Mom Feels Being ‘Ripped Apart’ After Epidural Wore Off During Emergency C-Section

SWNS


SWNS

A mom is speaking out after her birth didn't go according to plan -- in one of the worst possible ways. When expectant mother Jodie Marsden, 27, first arrived at the hospital to be induced, she wasn't expecting her delivery would end in a C-section. This change may be troubling to some new moms, but it's what happened during the surgery that has left this first-time mom from England traumatized and afraid to get pregnant again. Her epidural wore off midway through, meaning she could feel every agonizing thing.

  • Jodie and her husband, Matt, first got pregnant unexpectedly after their 2018 wedding.

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    Although the pregnancy wasn't planned, when Jodie unexpectedly miscarried at seven weeks, it made her realize that she was ready for motherhood. By Christmas, the pair found out that they were pregnant again. 

    "I've never really been a maternal person. It was never something I had in a plan, and I could never see myself with children, but the miscarriage changed my way of thinking," she told SWNS. "After the miscarriage, I was convinced that there was something wrong with me."

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  • When Jodie found out she was pregnant again, she was thrilled -- but also apprehensive. 

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    "Although I was happy, it was a tough set of emotions to deal with as I was convinced it was all going to happen again," she said.

    But this pregnancy was complication-free up until her last six weeks when she developed hypertension. Jodie was induced on her due date, September 11, but her little one was in no rush to be born.

    "We said ourselves that he would wait until Friday the 13th to make an appearance, and then we noticed it was a full moon, but it never crossed our mind what would happen," she said. "The whole experience was absolutely terrifying and I am totally traumatized from the birth."

  • Two days after first being induced and getting an epidural, Jodie had only dilated 6 centimeters. 

    Jodie said that she felt doctors starting to pressure her into a C-section by the second day. But when her baby's heart and blood pressure started dipping with every contraction, it was no longer her decision, and she was rushed into the operating room for the emergency procedure. Although her epidural worked at first, Jodie described how she began feeling pain. 

    By the time she realized what was going on, Jodie said that was in so much pain she could barely whisper -- despite being able to feel the clamp, suction, "jiggling," and shoving inside her.

    "They did multiple checks to make sure I was numb, with an ice cold spray on several areas of my stomach, followed by jabbing me with a needle, and all was fine, I was numb," she said. "For the incision, I just felt slight pressure, but then I felt them actually pulling my stomach apart as they were ripping the muscles, and I was in so much pain."

  • Jodie immediately tried to speak up but was in so much pain that nothing helped.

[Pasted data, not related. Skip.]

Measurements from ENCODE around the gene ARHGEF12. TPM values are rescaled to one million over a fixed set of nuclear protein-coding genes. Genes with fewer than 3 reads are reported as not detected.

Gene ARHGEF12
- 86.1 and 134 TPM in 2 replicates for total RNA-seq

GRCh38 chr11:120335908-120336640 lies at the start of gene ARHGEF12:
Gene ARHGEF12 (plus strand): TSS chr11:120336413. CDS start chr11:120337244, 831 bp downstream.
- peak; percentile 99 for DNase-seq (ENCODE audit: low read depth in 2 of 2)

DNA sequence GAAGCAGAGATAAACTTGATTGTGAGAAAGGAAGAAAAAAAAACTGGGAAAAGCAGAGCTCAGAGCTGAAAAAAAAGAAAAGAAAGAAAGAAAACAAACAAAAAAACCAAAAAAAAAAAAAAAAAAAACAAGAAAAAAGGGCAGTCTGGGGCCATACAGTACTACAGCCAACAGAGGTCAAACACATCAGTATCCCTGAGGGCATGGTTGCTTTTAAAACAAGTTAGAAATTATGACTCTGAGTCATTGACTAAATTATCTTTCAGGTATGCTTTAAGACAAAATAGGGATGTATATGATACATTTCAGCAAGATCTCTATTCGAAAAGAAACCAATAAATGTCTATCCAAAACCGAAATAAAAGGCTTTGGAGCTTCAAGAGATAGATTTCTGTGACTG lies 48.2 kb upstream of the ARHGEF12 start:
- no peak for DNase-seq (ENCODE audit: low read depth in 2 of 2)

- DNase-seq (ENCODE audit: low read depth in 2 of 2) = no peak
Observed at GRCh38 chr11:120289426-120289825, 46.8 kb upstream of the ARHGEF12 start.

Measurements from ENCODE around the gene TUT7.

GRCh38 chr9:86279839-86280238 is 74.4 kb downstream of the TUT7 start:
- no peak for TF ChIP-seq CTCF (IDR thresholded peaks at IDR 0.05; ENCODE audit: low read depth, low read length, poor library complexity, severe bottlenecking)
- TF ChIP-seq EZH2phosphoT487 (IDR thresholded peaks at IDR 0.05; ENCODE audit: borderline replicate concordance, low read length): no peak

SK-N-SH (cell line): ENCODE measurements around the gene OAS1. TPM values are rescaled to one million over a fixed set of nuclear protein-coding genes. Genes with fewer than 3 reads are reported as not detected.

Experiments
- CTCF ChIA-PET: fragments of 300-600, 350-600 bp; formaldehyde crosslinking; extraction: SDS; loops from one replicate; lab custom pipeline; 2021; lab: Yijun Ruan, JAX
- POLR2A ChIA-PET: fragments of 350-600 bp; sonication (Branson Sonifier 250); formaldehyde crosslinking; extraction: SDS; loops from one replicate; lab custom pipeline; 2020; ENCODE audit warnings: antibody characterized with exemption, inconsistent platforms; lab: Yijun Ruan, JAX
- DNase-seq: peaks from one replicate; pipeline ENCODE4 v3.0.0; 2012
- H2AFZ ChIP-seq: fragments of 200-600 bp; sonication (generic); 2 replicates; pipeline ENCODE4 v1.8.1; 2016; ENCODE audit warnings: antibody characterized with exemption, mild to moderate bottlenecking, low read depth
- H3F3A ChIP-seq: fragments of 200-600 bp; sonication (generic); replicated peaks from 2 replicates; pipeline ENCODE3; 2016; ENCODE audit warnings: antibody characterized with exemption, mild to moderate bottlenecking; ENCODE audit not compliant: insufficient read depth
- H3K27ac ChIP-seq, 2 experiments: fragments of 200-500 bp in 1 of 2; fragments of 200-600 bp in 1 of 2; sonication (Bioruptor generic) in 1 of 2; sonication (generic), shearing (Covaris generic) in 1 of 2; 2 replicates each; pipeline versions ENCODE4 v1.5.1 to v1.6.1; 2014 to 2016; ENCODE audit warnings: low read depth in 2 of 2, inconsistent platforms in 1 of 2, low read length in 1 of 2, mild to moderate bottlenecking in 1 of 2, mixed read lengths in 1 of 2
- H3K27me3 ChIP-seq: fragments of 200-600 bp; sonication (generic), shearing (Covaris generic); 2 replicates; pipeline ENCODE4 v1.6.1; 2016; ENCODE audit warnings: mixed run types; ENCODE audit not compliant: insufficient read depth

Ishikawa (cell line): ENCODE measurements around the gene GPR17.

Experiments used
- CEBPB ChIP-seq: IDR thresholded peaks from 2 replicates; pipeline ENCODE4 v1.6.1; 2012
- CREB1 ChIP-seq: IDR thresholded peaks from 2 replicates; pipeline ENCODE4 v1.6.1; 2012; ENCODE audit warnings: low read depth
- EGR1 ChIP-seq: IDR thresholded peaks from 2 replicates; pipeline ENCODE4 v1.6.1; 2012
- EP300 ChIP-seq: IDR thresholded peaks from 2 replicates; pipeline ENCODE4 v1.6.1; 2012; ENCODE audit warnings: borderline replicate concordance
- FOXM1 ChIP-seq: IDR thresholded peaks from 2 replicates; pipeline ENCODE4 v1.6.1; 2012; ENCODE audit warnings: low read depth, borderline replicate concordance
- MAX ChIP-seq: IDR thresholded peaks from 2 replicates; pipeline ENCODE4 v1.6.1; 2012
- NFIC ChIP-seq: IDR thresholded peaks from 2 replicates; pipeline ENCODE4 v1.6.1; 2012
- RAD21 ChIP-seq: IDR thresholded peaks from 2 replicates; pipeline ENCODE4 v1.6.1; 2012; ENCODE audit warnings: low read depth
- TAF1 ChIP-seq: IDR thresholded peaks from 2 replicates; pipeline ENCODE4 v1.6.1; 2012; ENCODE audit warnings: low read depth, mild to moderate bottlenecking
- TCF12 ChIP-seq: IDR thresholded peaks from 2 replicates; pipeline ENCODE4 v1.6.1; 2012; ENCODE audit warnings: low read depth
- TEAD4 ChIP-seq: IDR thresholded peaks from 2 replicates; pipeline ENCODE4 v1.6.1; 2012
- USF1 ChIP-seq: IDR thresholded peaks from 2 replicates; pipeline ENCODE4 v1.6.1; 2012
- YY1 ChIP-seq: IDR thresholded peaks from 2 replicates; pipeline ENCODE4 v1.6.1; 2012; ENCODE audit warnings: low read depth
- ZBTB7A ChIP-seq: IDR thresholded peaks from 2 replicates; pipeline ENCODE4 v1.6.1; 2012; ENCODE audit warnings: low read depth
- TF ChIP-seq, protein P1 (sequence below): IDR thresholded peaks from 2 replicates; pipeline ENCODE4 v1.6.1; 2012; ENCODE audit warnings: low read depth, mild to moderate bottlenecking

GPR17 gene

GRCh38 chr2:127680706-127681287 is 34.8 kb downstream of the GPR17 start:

"I could feel them juggling about inside my stomach -- one person was shoving down on the top of my stomach whilst another was pulling the baby out," she said, adding that the pain of her stomach and muscles being pulled apart was "extreme."

    Jodie remembered the anesthesiologist asking her if it was pain or pressure, and although she thought she was screaming in pain, Matt said only a whisper was coming out.

    "They could see I was uncomfortable, so they gave me more medication to try and get the pain under control but I was still in pain," she said. "It was agony. I could feel the clamp inside me and the suction going around and I was really struggling to breathe."

  • Once Arthur was born, Jodie's agony wasn't over with just yet. 

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    Her blood pressure rose dangerously, and doctors put her under general anesthesia after baby Arthur was born to try to prevent her from having a stroke or heart attack.

    "When they finally pulled Arthur out, all I remember was hearing this little scream which suddenly stopped. I can't remember seeing him, and I turned to Matt and repeatedly asked him 'Where is my baby?'" she said. "Then it was like an out of body experience, I could hear things but it was like I was just watching from above. I could hear them saying they needed to get the bleeding under control, and then the anesthesiologist said 'We're going to have to send you to sleep.'"

    Matt was quickly escorted out, and Jody ended up losing 2.5 pints of blood. She was closely monitored for 16 hours post-op before being able to recover with family.

  • Jodie was finally able to hold Arthur the next day, but despite a "happy" ending, the experience has left this new mom traumatized.

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    "It was like living in a nightmare, and I'm definitely not having any more children," she said. "I love Arthur and am enjoying being a mom, but there's no way I'm going through that all ever again. I'm never having another baby ever again, that's for sure."

    According to Pinderfields Hospital, where Jodie gave birth, standard protocol was followed during her delivery. In a statement obtained by SWNS, the hospital explained that an epidural can be "topped off" if a laboring mom ends up needing a C-section, but more medicine is administered if she can still feel pain during the operation. And if this still doesn't work, general anesthesia will be given "however the priority is to get the baby delivered if the uterus is open and cord exposed."